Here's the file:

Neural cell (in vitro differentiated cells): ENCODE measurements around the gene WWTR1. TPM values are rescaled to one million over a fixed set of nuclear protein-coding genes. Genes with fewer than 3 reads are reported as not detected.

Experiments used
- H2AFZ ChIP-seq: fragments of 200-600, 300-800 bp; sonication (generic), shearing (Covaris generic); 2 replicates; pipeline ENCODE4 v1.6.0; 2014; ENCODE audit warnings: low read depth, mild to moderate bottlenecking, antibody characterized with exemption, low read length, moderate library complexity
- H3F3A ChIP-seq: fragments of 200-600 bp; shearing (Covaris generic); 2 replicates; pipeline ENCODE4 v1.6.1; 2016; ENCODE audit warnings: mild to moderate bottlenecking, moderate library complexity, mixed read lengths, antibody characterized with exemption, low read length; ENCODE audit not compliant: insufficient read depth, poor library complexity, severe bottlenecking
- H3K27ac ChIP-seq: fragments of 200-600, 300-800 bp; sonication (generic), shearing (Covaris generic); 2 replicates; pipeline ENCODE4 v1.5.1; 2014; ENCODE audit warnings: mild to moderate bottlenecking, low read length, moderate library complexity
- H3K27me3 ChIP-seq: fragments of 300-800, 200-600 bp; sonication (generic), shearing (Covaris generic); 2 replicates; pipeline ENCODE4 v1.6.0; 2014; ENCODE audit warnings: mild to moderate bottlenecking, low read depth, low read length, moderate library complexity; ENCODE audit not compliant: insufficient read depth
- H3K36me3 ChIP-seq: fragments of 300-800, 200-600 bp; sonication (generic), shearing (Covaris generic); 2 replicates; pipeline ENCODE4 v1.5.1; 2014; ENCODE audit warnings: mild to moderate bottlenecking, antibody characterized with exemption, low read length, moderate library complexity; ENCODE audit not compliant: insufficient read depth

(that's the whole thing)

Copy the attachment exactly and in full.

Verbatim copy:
Neural cell (in vitro differentiated cells): ENCODE measurements around the gene WWTR1. TPM values are rescaled to one million over a fixed set of nuclear protein-coding genes. Genes with fewer than 3 reads are reported as not detected.

Experiments used
- H2AFZ ChIP-seq: fragments of 200-600, 300-800 bp; sonication (generic), shearing (Covaris generic); 2 replicates; pipeline ENCODE4 v1.6.0; 2014; ENCODE audit warnings: low read depth, mild to moderate bottlenecking, antibody characterized with exemption, low read length, moderate library complexity
- H3F3A ChIP-seq: fragments of 200-600 bp; shearing (Covaris generic); 2 replicates; pipeline ENCODE4 v1.6.1; 2016; ENCODE audit warnings: mild to moderate bottlenecking, moderate library complexity, mixed read lengths, antibody characterized with exemption, low read length; ENCODE audit not compliant: insufficient read depth, poor library complexity, severe bottlenecking
- H3K27ac ChIP-seq: fragments of 200-600, 300-800 bp; sonication (generic), shearing (Covaris generic); 2 replicates; pipeline ENCODE4 v1.5.1; 2014; ENCODE audit warnings: mild to moderate bottlenecking, low read length, moderate library complexity
- H3K27me3 ChIP-seq: fragments of 300-800, 200-600 bp; sonication (generic), shearing (Covaris generic); 2 replicates; pipeline ENCODE4 v1.6.0; 2014; ENCODE audit warnings: mild to moderate bottlenecking, low read depth, low read length, moderate library complexity; ENCODE audit not compliant: insufficient read depth
- H3K36me3 ChIP-seq: fragments of 300-800, 200-600 bp; sonication (generic), shearing (Covaris generic); 2 replicates; pipeline ENCODE4 v1.5.1; 2014; ENCODE audit warnings: mild to moderate bottlenecking, antibody characterized with exemption, low read length, moderate library complexity; ENCODE audit not compliant: insufficient read depth